HOUSTON – Nine years ago Dr. Victor Horn opened a simple free clinic with the goal that it offer quality care and be free to those is served.
Horn, and a staff of volunteers who now operate the clinic one Saturday a month at First Baptist Church of Houston, have been named the recipients of the Jefferson Award for Public Service. Horn and four others from across North Mississippi have been notified of the honor, with a finalist to be named this summer.
“I really feel unworthy of this award,” said Horn. “There are people who do far more around this state. I also want to point out our volunteers are the ones who make this thing work and this recognition honors them, too.”
The Jefferson Awards was formed in 1972 and is described as America’s highest honor for public service. The mission of the Jefferson Awards is to encourage and honor individuals for their achievements and contributions through community service.
The criteria is two fold:
• Outstanding personal commitment to people in need.
• Community impact that makes a measurable difference.
Horn, Stephen Tybor, Larry Ferguson, Dr. David Cole and Doyce Deas were selected by a panel of judges from a group of 123 nominees from across Mississippi.
Horn is a native of Houston and pointed out he was delivered by Dr. John D. Dyer at Houston Hospital more years ago than he wants to admit. He began his medical practice on July 13, 1983.
He and his wife Debbie, who is a nurse, started the free clinic in their office in 2005.
The clinic grew quickly and almost immediately moved to First Baptist.
“We’ve got retired nurses, pharmacists, active nurses, bookkeepers and just people who want to be involved in this ministry,” said Horn. “We open the doors on that special Saturday each month and serve people who have medical needs.”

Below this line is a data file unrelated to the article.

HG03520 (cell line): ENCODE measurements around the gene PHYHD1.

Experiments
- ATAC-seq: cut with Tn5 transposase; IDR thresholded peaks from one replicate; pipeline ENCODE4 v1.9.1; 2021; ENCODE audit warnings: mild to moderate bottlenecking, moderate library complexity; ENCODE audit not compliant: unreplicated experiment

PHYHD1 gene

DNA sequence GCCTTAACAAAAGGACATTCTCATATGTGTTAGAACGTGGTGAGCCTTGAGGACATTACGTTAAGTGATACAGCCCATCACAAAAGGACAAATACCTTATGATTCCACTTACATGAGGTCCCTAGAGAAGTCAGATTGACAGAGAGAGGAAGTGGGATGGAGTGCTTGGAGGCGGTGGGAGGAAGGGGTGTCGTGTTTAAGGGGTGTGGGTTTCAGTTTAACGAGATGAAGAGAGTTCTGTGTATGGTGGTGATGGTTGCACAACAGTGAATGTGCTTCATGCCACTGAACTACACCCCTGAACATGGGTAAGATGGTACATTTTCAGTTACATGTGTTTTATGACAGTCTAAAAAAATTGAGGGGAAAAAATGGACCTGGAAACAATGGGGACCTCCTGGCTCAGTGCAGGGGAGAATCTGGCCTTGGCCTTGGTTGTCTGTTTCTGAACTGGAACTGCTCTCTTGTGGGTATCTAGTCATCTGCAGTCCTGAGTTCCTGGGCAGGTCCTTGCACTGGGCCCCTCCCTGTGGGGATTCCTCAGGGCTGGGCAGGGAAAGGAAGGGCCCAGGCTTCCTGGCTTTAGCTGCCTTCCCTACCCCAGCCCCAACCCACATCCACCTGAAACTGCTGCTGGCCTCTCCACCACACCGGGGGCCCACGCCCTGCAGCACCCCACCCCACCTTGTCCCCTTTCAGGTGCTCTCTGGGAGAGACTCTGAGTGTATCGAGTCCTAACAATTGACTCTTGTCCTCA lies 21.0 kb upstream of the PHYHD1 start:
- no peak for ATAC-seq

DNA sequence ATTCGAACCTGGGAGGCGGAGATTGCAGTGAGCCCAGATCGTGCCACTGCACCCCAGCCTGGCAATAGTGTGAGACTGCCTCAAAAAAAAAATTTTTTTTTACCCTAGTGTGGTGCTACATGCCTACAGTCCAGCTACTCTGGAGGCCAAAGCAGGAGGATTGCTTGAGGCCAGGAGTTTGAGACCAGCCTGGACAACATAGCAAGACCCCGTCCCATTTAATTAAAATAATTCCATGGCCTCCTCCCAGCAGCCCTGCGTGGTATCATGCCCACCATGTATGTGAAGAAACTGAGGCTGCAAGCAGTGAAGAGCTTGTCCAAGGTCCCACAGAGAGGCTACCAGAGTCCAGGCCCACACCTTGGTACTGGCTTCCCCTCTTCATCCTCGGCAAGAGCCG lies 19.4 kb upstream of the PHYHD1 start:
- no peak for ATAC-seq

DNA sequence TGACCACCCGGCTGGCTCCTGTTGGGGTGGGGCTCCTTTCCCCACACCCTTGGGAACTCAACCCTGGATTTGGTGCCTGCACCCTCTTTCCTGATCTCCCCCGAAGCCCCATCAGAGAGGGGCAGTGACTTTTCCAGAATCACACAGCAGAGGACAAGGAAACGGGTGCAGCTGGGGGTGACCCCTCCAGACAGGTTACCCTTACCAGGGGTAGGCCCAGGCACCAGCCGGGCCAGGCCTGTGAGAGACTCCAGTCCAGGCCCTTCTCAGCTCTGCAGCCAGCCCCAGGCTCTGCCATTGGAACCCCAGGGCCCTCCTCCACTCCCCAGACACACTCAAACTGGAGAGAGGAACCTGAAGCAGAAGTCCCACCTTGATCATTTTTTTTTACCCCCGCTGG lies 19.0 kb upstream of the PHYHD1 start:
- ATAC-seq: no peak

Each free clinic Saturday starts with a prayer. Prospective clients are then screened by volunteers who help fill out the reams of forms all medical care requires. The patient then sees the doctor. Prescriptions are filled at the clinic pharmacy by more volunteers.
“It’s not about where you live, how much money you have, your situation or the extent of your medical need,” said Horn. “We work very hard to get you in our system and get you the medical care and medicine you need.”
Sadly not all who come to the clinic get help.
Horn said the clinic operates on a first-come, first-served basis and the shear volume of patients often dries up available medicine in just a few short hours.
“We’ve got one man who has been known to spend the night in his pickup outside our door so he can be first in line,” said Horn. “We do what we can – and we do a lot – but the need is great.”
The medicine usually runs out about noon. Horn and his volunteers stay until all paperwork is collected and filed.
Horn smiled as he talked about anonymous donors who have supported the free clinic for years. He said drug companies also donate medicine to the clinic at reduced or no cost.
Horn estimated the clinic has dispensed “several hundred thousand dollars worth of medicine,” in the nine years it has been open. He talked of one patient who gets a very rare and expensive medicine, free of charge.
Horn also pointed to a core group of clinic clerks who keep the medical paperwork, forms and prescriptions in good order.
“God has always supplied,” said Horn. “This is a ministry.”
“We pray each time we open the doors and then we practice our medicine,” said Horn. “I often tell our patients that if we heal your body and that allows you to live a good, healthy life and then you die and go to Hell, we have all missed the point of what we are trying to do here.”